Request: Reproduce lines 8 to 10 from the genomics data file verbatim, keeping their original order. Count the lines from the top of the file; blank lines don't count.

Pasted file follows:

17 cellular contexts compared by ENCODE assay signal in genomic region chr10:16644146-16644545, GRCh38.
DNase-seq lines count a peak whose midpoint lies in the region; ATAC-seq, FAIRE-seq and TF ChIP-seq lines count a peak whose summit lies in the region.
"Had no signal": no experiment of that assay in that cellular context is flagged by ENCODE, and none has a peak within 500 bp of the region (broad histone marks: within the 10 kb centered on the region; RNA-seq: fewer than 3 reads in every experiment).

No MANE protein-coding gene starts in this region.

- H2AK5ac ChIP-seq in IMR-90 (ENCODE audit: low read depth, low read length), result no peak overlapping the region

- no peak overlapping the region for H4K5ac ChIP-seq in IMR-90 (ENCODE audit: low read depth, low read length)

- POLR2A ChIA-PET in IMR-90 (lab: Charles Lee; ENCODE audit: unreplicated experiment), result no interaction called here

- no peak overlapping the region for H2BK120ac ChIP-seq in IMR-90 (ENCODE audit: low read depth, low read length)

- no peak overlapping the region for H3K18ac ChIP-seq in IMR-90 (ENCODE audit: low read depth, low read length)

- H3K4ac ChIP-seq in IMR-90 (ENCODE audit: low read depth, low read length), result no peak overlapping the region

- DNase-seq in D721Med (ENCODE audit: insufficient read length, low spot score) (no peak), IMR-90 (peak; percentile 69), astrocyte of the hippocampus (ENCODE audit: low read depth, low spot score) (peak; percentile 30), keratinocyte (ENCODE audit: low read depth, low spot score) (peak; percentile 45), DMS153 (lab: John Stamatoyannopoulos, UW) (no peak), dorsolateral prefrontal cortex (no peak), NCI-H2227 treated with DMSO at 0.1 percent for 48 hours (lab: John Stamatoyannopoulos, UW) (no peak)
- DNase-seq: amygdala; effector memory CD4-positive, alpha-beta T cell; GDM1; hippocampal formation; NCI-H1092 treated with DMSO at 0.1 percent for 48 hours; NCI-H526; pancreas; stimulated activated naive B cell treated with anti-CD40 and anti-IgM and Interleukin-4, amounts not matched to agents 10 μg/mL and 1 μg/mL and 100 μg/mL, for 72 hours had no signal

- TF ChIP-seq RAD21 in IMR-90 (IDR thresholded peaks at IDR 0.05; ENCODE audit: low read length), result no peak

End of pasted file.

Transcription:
- no peak overlapping the region for H2BK120ac ChIP-seq in IMR-90 (ENCODE audit: low read depth, low read length)

- no peak overlapping the region for H3K18ac ChIP-seq in IMR-90 (ENCODE audit: low read depth, low read length)

- H3K4ac ChIP-seq in IMR-90 (ENCODE audit: low read depth, low read length), result no peak overlapping the region